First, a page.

Pulitzer Prize-winning author Jhumpa Lahiri headlines panels, talks, and readings; day-long series explores internments past and present
and whether the Asian American experience is reflected in contemporary culture on November 14.
This weekend, the Asian American Writers Workshop AAWW is presenting PAGE TURNER: The Asian American Literary Festival, an unprecedented two-day literary-palooza that brings together over forty writers, including Jhumpa Lahiri, Michael Ondaatje, and David Henry Hwang. Taking place November 13-14, the Festival will encompass the broad territories that contemporary Asian American literature covers today.
PAGE TURNER combines quirky art events with investigations in politics and Asian American identity, and invites audience members to come sip cocktails with renowned writers, listen to a Chinese rocket factory worker, watch poets making video art, hear ukulele-strumming comedian Jen Kwok, visit a reading of Indian crime fiction, and attend panels on Asian American representation and the internment experiences of both Japanese Americans and post-9/11 South Asians.
The first of its kind in the nation, the Festival launches with a gala dinner tonight at the restaurant titled At Vermilion, where legendary literary figure Sonny Mehta, Chairman and Editor-in-Chief of Alfred A. Knopf Doubleday Publishing Group, will be honored with the 2009 The Asian American Writers' Workshop's Lifetime Achievement Award. Booker Prize-winning Sri Lankan Canadian writer...
Roger Ebert lost his battle with cancer today. He will be greatly missed. Most famous for his film criticism, he was the first movie critic to win a Pulitzer Prize for Criticism.
Since 1967, and up to just two days ago he wrote a column for the Chicago Sun-Times.
He authored twenty books, and co-hosted several long-running syndicated television shows including Siskel and Ebert at the Movies.
I will remember Roger Ebert not only for his reviews and commentary, but also for his advocacy of Asian American cinema.
I thank Roger Ebert for his outspoken support and standing up (literally) for a film called Better Luck Tomorrow.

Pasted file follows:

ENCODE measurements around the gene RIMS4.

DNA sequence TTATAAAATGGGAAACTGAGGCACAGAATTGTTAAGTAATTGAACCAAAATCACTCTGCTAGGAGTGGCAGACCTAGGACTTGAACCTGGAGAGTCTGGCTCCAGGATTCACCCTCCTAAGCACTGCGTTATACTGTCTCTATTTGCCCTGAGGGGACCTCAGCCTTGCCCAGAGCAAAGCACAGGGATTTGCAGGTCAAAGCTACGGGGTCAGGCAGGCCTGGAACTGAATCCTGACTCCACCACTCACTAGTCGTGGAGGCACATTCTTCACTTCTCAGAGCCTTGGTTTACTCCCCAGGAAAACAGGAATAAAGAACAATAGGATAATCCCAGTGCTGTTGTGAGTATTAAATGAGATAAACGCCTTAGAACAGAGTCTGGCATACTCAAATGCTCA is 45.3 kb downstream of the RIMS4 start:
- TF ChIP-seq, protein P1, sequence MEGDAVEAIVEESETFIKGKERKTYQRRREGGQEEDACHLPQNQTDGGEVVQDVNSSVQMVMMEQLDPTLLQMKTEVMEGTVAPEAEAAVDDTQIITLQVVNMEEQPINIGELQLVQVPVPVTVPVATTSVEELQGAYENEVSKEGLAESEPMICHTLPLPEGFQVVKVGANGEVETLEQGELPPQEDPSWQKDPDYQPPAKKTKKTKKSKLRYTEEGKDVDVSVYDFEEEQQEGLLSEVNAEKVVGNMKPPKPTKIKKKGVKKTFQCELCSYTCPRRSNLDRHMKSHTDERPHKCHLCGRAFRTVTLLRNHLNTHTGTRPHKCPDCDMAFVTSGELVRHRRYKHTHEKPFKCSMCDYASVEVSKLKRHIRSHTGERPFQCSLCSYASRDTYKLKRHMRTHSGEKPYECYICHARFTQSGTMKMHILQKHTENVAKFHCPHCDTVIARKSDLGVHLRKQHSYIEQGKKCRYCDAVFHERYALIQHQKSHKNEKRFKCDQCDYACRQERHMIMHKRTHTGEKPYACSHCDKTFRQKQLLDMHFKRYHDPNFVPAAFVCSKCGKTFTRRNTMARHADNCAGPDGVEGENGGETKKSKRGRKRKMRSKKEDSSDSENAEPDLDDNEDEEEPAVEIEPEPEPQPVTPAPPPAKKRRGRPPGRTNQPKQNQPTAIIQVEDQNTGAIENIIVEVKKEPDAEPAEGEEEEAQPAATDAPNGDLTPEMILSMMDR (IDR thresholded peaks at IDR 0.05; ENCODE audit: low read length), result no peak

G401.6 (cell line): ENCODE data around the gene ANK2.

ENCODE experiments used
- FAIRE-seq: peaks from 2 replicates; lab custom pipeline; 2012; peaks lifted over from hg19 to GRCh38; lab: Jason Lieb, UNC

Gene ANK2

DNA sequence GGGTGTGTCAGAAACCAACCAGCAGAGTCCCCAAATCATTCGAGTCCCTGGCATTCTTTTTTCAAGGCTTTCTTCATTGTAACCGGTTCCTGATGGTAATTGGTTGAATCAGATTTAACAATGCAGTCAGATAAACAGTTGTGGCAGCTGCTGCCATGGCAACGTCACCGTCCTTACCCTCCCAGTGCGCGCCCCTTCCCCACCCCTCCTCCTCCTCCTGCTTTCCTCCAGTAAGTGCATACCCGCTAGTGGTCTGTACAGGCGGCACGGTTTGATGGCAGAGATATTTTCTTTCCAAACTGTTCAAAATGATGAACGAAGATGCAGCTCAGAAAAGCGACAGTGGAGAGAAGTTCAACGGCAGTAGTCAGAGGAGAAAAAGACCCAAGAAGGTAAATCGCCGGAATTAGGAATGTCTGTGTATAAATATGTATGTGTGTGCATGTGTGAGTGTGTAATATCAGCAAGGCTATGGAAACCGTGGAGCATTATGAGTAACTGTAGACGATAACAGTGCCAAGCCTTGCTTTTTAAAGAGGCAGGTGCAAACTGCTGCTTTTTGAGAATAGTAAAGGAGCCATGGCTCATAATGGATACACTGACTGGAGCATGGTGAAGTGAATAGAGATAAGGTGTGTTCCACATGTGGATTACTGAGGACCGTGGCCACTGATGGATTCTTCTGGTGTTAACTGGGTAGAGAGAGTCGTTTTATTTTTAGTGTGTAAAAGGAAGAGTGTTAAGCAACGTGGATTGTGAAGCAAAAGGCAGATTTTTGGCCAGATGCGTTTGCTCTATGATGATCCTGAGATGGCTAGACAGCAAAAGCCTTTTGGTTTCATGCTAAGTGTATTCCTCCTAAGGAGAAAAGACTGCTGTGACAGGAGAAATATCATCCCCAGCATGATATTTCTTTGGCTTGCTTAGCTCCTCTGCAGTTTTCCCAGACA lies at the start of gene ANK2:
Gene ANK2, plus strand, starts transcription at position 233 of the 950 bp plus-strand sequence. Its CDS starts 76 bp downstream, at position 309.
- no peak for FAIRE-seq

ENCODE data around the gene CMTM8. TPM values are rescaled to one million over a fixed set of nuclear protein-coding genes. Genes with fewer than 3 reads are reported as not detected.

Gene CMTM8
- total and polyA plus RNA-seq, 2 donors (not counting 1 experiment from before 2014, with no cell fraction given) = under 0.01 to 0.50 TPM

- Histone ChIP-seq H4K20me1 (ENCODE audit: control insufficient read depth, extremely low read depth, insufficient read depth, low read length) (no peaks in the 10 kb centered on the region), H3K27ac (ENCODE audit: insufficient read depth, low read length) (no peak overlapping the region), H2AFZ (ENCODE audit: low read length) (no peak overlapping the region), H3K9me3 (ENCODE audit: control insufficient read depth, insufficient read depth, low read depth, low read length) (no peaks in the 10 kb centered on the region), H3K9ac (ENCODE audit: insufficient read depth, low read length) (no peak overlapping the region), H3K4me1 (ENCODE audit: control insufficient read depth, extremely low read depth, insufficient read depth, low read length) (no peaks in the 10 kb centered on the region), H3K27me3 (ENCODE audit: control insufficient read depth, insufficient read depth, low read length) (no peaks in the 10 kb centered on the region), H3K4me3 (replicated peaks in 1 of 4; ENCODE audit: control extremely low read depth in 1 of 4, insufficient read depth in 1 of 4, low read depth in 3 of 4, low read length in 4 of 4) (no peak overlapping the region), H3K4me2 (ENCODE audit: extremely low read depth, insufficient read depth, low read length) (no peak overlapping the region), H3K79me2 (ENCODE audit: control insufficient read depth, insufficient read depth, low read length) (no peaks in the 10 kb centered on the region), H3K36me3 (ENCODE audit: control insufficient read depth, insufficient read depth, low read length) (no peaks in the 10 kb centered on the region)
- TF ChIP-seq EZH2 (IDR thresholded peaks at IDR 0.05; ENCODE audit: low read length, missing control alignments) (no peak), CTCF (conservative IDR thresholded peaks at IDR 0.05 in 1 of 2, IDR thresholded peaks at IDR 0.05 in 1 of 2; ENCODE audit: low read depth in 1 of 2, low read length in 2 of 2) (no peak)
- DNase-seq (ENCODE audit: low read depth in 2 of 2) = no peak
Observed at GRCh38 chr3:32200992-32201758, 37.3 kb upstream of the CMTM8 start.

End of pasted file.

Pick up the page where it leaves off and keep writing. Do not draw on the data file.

When Ebert stood on his theater seat and yelled back at an audience member who was chastising the film's director Justin Lin and his cast on stage for making an "empty and amoral" film, it was a watershed moment in Asian American cinema.
Mind you, this was at the third screening of Lin's film Better Luck Tomorrow at the 2002 Sundance Film Festival where alot is at stake. Filmmakers are hoping that distribution deals are made.
A video posted on Youtube captured the moment. (click here for the full story with the Youtube video). The audience member said, "You know how to make a movie. But why with the talent up there and yourself make a film as so empty and amoral for Asian Americans and Americans?"
Then Roger Ebert gets up and says "What I find very condescending and disturbing about...
Astronaut Leroy Chiao's Space Blog-postcard of Bolivia
This is an interesting shot of a glacier flowing into a lake partially brightened by sunglint. It was fairly cloudy on that orbit over South America, but I caught this through the clouds. Using sunglint is a very effective technique for illuminating sub-surface features in water. But, it also can be used to create a dramatic effect which is aesthetically pleasing. Note the visible rivers in this photo, especially the one on the right side of the lake. Under normal lighting, these would have been very difficult to see.